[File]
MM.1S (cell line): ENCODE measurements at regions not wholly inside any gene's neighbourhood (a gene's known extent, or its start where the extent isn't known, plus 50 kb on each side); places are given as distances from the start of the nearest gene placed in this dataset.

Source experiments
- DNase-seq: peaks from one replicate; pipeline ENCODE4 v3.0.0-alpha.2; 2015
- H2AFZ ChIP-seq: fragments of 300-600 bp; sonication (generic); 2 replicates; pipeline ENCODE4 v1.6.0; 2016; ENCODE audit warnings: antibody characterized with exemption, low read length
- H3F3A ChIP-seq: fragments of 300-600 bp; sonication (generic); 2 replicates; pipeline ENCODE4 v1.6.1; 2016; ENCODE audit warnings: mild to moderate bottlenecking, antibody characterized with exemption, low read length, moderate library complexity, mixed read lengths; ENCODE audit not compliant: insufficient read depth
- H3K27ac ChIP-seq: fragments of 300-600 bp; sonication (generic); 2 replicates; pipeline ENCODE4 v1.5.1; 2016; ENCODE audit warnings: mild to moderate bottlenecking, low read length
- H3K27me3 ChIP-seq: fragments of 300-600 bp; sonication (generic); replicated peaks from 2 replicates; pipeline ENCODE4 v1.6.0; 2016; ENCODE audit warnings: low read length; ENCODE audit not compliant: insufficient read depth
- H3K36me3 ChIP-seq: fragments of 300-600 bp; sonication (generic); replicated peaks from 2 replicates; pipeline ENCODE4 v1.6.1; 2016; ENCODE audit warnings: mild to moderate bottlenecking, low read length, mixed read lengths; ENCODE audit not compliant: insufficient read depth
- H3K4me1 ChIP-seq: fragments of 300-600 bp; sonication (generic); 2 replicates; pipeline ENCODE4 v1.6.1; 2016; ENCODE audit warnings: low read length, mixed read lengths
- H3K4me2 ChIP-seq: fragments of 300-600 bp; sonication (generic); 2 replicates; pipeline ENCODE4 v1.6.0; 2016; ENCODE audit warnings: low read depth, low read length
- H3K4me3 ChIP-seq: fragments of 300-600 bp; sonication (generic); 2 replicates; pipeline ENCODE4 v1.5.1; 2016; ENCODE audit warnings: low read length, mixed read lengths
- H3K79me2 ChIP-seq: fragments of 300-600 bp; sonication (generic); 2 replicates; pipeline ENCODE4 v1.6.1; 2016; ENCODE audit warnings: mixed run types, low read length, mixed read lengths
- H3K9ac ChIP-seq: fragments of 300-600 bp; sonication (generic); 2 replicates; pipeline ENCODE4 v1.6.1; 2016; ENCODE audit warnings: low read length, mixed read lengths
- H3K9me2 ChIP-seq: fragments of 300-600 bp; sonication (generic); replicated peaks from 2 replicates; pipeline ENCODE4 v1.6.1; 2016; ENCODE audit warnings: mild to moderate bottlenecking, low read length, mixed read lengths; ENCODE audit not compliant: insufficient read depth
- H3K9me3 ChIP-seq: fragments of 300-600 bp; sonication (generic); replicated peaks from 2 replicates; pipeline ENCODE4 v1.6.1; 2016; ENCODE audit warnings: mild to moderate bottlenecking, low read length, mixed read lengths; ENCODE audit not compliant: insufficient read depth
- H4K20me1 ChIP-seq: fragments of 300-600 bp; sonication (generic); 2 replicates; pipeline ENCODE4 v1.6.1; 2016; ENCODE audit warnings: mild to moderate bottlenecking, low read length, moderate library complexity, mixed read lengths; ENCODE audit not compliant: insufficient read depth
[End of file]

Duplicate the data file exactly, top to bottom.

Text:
MM.1S (cell line): ENCODE measurements at regions not wholly inside any gene's neighbourhood (a gene's known extent, or its start where the extent isn't known, plus 50 kb on each side); places are given as distances from the start of the nearest gene placed in this dataset.

Source experiments
- DNase-seq: peaks from one replicate; pipeline ENCODE4 v3.0.0-alpha.2; 2015
- H2AFZ ChIP-seq: fragments of 300-600 bp; sonication (generic); 2 replicates; pipeline ENCODE4 v1.6.0; 2016; ENCODE audit warnings: antibody characterized with exemption, low read length
- H3F3A ChIP-seq: fragments of 300-600 bp; sonication (generic); 2 replicates; pipeline ENCODE4 v1.6.1; 2016; ENCODE audit warnings: mild to moderate bottlenecking, antibody characterized with exemption, low read length, moderate library complexity, mixed read lengths; ENCODE audit not compliant: insufficient read depth
- H3K27ac ChIP-seq: fragments of 300-600 bp; sonication (generic); 2 replicates; pipeline ENCODE4 v1.5.1; 2016; ENCODE audit warnings: mild to moderate bottlenecking, low read length
- H3K27me3 ChIP-seq: fragments of 300-600 bp; sonication (generic); replicated peaks from 2 replicates; pipeline ENCODE4 v1.6.0; 2016; ENCODE audit warnings: low read length; ENCODE audit not compliant: insufficient read depth
- H3K36me3 ChIP-seq: fragments of 300-600 bp; sonication (generic); replicated peaks from 2 replicates; pipeline ENCODE4 v1.6.1; 2016; ENCODE audit warnings: mild to moderate bottlenecking, low read length, mixed read lengths; ENCODE audit not compliant: insufficient read depth
- H3K4me1 ChIP-seq: fragments of 300-600 bp; sonication (generic); 2 replicates; pipeline ENCODE4 v1.6.1; 2016; ENCODE audit warnings: low read length, mixed read lengths
- H3K4me2 ChIP-seq: fragments of 300-600 bp; sonication (generic); 2 replicates; pipeline ENCODE4 v1.6.0; 2016; ENCODE audit warnings: low read depth, low read length
- H3K4me3 ChIP-seq: fragments of 300-600 bp; sonication (generic); 2 replicates; pipeline ENCODE4 v1.5.1; 2016; ENCODE audit warnings: low read length, mixed read lengths
- H3K79me2 ChIP-seq: fragments of 300-600 bp; sonication (generic); 2 replicates; pipeline ENCODE4 v1.6.1; 2016; ENCODE audit warnings: mixed run types, low read length, mixed read lengths
- H3K9ac ChIP-seq: fragments of 300-600 bp; sonication (generic); 2 replicates; pipeline ENCODE4 v1.6.1; 2016; ENCODE audit warnings: low read length, mixed read lengths
- H3K9me2 ChIP-seq: fragments of 300-600 bp; sonication (generic); replicated peaks from 2 replicates; pipeline ENCODE4 v1.6.1; 2016; ENCODE audit warnings: mild to moderate bottlenecking, low read length, mixed read lengths; ENCODE audit not compliant: insufficient read depth
- H3K9me3 ChIP-seq: fragments of 300-600 bp; sonication (generic); replicated peaks from 2 replicates; pipeline ENCODE4 v1.6.1; 2016; ENCODE audit warnings: mild to moderate bottlenecking, low read length, mixed read lengths; ENCODE audit not compliant: insufficient read depth
- H4K20me1 ChIP-seq: fragments of 300-600 bp; sonication (generic); 2 replicates; pipeline ENCODE4 v1.6.1; 2016; ENCODE audit warnings: mild to moderate bottlenecking, low read length, moderate library complexity, mixed read lengths; ENCODE audit not compliant: insufficient read depth